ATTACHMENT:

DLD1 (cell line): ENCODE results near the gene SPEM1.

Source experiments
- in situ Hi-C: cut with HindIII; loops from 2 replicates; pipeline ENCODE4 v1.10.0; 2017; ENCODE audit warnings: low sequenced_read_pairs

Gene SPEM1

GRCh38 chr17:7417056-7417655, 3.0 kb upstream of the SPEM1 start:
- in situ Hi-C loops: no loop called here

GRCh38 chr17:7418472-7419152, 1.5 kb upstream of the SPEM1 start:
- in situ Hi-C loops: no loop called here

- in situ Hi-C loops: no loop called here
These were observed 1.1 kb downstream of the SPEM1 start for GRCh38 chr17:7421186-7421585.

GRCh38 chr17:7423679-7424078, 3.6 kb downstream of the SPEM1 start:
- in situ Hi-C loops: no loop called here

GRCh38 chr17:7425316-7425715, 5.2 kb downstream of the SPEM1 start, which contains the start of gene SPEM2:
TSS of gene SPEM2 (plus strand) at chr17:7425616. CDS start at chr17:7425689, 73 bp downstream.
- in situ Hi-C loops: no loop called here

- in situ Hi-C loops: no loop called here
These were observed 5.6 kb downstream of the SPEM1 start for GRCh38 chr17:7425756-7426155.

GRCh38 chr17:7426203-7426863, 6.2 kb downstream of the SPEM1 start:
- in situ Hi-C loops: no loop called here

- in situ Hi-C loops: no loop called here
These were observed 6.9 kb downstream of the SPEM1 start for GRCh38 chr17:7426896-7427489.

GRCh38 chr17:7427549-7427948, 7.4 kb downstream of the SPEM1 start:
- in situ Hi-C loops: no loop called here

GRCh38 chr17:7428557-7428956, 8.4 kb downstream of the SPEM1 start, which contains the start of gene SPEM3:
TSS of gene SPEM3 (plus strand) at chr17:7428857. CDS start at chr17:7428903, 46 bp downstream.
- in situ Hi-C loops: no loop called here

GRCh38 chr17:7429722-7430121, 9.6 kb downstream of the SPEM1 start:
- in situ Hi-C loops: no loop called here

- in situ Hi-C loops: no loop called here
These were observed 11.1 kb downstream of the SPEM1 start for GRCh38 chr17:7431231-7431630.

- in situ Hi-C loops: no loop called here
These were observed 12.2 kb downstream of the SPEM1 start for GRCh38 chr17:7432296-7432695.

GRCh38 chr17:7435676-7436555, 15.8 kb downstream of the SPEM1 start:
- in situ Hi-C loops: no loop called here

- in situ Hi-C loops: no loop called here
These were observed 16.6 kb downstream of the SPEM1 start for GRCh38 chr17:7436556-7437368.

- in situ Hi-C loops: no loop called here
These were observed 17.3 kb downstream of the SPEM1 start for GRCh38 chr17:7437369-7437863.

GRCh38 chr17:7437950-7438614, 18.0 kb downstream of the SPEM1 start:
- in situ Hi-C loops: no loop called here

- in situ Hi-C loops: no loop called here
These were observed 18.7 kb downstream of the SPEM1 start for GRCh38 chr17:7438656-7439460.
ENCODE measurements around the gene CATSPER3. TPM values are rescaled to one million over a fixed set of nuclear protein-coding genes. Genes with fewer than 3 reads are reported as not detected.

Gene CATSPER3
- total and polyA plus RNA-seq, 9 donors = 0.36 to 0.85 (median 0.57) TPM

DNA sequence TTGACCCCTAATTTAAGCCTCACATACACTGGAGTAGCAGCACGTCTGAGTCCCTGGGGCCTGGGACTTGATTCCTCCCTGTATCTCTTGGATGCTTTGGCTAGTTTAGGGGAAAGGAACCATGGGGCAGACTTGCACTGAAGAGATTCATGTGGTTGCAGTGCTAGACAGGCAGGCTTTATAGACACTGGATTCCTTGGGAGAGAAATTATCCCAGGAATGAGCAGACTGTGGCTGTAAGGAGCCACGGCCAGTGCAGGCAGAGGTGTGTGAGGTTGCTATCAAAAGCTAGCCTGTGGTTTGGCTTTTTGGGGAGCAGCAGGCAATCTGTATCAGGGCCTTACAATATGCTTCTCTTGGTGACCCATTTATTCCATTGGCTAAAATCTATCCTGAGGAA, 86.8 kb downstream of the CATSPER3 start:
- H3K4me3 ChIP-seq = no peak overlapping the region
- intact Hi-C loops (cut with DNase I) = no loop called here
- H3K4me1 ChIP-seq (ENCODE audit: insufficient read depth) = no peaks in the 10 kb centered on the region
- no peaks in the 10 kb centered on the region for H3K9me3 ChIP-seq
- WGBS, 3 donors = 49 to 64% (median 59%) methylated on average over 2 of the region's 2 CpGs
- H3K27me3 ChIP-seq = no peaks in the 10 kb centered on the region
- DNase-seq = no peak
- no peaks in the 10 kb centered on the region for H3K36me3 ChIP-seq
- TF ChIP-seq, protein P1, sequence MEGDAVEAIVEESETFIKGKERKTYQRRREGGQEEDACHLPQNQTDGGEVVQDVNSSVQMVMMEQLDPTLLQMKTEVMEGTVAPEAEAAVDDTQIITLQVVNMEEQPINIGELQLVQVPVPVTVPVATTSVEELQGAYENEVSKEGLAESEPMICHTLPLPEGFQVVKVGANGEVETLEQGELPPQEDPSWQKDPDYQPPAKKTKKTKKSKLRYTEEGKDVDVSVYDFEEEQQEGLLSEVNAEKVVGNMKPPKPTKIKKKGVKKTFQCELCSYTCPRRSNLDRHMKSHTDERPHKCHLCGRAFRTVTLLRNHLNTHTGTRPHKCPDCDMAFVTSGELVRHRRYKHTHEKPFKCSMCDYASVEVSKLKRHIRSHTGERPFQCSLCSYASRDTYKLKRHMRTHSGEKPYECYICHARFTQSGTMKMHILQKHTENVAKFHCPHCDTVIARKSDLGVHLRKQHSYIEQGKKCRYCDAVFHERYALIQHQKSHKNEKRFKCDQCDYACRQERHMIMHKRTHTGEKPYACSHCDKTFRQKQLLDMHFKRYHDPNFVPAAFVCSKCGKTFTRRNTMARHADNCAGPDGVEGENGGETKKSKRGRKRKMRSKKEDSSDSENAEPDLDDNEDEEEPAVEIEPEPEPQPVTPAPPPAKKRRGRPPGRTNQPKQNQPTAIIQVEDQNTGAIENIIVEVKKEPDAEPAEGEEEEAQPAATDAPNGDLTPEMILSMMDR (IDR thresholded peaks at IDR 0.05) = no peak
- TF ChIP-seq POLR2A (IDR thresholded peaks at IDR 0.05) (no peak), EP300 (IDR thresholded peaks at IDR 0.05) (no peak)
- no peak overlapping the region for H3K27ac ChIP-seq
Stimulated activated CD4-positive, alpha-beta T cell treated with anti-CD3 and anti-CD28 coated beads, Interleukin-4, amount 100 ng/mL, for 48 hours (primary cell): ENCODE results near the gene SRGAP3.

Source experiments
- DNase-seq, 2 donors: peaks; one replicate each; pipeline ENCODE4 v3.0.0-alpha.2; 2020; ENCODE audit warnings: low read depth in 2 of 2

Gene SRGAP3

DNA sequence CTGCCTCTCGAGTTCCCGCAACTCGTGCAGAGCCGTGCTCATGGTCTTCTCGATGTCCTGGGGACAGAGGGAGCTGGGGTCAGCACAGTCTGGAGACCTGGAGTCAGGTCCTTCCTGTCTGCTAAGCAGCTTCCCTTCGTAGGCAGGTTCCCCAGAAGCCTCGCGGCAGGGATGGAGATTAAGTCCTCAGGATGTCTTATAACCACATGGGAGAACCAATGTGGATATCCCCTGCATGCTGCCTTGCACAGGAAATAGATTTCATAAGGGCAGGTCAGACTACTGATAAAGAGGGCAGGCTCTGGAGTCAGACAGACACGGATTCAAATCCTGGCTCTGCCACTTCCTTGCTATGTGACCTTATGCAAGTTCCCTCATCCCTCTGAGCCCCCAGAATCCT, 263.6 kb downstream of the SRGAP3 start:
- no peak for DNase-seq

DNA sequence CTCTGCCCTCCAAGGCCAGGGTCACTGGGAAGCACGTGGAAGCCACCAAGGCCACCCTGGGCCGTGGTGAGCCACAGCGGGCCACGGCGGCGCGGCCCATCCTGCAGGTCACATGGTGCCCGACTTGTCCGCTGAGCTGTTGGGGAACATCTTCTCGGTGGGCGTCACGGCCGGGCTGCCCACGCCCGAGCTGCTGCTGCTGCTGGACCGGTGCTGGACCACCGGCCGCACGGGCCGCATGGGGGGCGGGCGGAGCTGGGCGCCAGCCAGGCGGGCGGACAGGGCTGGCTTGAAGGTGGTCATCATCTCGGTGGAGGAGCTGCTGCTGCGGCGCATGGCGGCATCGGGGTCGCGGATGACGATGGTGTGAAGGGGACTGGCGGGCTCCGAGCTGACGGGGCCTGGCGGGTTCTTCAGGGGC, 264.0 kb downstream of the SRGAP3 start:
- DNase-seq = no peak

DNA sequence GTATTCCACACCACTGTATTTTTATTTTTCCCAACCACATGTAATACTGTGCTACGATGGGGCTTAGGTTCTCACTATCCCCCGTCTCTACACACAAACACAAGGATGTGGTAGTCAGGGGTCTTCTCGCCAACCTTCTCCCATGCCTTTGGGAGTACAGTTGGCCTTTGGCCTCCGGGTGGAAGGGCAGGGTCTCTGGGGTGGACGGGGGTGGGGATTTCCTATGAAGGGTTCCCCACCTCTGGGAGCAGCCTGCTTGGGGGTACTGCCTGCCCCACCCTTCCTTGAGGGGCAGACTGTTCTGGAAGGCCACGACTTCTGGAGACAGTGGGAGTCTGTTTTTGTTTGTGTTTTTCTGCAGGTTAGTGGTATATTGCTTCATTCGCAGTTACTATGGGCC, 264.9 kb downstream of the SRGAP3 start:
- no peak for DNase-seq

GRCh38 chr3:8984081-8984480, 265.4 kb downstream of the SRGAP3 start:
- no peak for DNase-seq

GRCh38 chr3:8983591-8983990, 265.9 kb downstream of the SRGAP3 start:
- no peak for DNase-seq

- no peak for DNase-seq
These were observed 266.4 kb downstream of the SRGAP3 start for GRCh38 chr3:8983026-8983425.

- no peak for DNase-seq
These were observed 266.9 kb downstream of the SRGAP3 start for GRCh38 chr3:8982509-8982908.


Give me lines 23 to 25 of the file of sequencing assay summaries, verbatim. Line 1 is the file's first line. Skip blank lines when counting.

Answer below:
- in situ Hi-C loops: no loop called here

GRCh38 chr17:7428557-7428956, 8.4 kb downstream of the SPEM1 start, which contains the start of gene SPEM3:
TSS of gene SPEM3 (plus strand) at chr17:7428857. CDS start at chr17:7428903, 46 bp downstream.